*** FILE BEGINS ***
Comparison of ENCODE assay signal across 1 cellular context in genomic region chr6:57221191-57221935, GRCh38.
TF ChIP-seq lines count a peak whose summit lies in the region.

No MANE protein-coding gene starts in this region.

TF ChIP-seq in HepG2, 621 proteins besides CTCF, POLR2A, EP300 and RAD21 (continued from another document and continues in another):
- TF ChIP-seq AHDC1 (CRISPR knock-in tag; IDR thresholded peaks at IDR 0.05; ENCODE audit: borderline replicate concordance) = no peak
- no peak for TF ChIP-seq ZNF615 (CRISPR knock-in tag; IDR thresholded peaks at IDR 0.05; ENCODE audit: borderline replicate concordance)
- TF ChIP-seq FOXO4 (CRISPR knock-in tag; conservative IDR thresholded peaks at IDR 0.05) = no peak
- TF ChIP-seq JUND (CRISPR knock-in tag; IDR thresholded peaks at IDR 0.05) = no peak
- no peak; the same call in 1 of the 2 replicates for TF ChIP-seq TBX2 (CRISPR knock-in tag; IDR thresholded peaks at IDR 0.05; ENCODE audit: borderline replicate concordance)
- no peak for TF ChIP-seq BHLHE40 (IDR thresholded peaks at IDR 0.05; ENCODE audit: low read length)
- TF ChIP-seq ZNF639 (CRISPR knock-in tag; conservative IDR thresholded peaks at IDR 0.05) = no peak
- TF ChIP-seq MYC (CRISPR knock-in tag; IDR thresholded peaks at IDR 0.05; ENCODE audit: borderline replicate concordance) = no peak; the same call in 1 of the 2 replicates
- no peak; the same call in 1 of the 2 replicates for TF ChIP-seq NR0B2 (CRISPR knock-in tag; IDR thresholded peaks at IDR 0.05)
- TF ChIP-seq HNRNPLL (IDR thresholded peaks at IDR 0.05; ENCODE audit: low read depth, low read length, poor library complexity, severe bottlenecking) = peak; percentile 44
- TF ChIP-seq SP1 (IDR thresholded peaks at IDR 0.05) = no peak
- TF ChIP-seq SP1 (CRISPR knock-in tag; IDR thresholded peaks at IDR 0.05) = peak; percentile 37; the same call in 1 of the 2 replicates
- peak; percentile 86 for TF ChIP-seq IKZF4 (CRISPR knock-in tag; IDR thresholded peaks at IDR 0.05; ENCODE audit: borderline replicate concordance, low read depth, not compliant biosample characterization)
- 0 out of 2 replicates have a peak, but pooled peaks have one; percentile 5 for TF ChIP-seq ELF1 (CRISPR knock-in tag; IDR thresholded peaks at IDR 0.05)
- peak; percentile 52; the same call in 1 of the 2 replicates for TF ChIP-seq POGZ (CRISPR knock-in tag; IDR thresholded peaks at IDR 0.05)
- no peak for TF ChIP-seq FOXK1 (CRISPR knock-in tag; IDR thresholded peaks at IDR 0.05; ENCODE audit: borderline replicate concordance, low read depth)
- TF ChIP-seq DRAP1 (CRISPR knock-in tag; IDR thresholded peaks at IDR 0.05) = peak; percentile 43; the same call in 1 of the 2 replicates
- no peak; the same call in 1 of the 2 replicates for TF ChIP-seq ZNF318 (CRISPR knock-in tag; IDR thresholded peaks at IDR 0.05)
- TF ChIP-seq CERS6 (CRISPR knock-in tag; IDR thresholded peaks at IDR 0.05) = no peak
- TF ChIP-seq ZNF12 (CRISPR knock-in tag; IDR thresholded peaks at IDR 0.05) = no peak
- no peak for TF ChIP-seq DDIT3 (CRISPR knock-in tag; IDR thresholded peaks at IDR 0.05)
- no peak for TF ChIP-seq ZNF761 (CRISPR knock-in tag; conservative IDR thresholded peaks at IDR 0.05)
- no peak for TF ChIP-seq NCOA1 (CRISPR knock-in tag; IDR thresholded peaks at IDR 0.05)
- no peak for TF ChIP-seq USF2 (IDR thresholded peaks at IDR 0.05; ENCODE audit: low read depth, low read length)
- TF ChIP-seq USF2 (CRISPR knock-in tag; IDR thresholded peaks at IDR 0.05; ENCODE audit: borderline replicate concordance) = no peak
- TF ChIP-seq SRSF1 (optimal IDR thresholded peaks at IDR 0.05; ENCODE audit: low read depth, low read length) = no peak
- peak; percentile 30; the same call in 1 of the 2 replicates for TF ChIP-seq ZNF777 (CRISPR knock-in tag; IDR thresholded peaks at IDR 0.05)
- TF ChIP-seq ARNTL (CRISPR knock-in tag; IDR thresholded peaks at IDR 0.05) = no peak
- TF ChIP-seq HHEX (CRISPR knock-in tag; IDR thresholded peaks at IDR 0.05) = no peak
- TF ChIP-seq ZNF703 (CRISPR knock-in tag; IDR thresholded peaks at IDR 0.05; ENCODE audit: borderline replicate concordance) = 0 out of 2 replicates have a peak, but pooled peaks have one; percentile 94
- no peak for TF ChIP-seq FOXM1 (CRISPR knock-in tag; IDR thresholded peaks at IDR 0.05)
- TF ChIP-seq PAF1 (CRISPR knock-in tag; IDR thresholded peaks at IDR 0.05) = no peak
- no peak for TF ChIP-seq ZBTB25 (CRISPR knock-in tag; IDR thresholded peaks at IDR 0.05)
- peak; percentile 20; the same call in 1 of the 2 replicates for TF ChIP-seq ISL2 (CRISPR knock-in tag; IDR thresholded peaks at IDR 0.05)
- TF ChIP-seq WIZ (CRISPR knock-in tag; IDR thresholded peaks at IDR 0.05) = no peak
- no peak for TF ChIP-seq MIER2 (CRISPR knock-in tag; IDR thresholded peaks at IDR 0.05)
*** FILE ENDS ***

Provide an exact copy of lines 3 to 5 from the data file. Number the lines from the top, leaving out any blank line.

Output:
No MANE protein-coding gene starts in this region.

TF ChIP-seq in HepG2, 621 proteins besides CTCF, POLR2A, EP300 and RAD21 (continued from another document and continues in another):
- TF ChIP-seq AHDC1 (CRISPR knock-in tag; IDR thresholded peaks at IDR 0.05; ENCODE audit: borderline replicate concordance) = no peak